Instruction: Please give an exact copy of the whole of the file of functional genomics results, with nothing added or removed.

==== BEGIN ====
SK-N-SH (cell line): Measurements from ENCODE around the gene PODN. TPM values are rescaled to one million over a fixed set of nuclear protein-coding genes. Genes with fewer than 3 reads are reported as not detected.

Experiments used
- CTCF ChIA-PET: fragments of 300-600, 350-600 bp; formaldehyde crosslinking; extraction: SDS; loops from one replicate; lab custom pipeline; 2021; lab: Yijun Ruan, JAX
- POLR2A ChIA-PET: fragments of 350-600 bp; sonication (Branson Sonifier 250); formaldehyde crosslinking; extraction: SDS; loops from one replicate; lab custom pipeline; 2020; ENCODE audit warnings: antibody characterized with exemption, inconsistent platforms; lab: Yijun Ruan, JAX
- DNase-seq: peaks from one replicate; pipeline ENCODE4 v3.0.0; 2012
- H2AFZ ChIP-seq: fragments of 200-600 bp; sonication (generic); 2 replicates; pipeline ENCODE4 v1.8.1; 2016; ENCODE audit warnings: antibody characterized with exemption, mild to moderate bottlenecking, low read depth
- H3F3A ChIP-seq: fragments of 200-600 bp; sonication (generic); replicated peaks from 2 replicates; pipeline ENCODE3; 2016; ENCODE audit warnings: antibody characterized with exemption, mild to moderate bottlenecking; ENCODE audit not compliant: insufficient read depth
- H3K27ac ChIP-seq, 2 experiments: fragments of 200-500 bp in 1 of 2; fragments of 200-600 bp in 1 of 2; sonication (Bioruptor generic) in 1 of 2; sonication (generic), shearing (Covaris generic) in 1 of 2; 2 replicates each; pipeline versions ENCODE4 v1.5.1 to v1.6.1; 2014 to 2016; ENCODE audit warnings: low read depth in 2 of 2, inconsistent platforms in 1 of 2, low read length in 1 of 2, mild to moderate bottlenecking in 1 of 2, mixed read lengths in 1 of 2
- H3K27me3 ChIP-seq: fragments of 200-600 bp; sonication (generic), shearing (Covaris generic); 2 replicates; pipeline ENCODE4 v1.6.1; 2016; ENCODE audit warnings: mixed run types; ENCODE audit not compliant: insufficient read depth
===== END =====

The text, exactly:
SK-N-SH (cell line): Measurements from ENCODE around the gene PODN. TPM values are rescaled to one million over a fixed set of nuclear protein-coding genes. Genes with fewer than 3 reads are reported as not detected.

Experiments used
- CTCF ChIA-PET: fragments of 300-600, 350-600 bp; formaldehyde crosslinking; extraction: SDS; loops from one replicate; lab custom pipeline; 2021; lab: Yijun Ruan, JAX
- POLR2A ChIA-PET: fragments of 350-600 bp; sonication (Branson Sonifier 250); formaldehyde crosslinking; extraction: SDS; loops from one replicate; lab custom pipeline; 2020; ENCODE audit warnings: antibody characterized with exemption, inconsistent platforms; lab: Yijun Ruan, JAX
- DNase-seq: peaks from one replicate; pipeline ENCODE4 v3.0.0; 2012
- H2AFZ ChIP-seq: fragments of 200-600 bp; sonication (generic); 2 replicates; pipeline ENCODE4 v1.8.1; 2016; ENCODE audit warnings: antibody characterized with exemption, mild to moderate bottlenecking, low read depth
- H3F3A ChIP-seq: fragments of 200-600 bp; sonication (generic); replicated peaks from 2 replicates; pipeline ENCODE3; 2016; ENCODE audit warnings: antibody characterized with exemption, mild to moderate bottlenecking; ENCODE audit not compliant: insufficient read depth
- H3K27ac ChIP-seq, 2 experiments: fragments of 200-500 bp in 1 of 2; fragments of 200-600 bp in 1 of 2; sonication (Bioruptor generic) in 1 of 2; sonication (generic), shearing (Covaris generic) in 1 of 2; 2 replicates each; pipeline versions ENCODE4 v1.5.1 to v1.6.1; 2014 to 2016; ENCODE audit warnings: low read depth in 2 of 2, inconsistent platforms in 1 of 2, low read length in 1 of 2, mild to moderate bottlenecking in 1 of 2, mixed read lengths in 1 of 2
- H3K27me3 ChIP-seq: fragments of 200-600 bp; sonication (generic), shearing (Covaris generic); 2 replicates; pipeline ENCODE4 v1.6.1; 2016; ENCODE audit warnings: mixed run types; ENCODE audit not compliant: insufficient read depth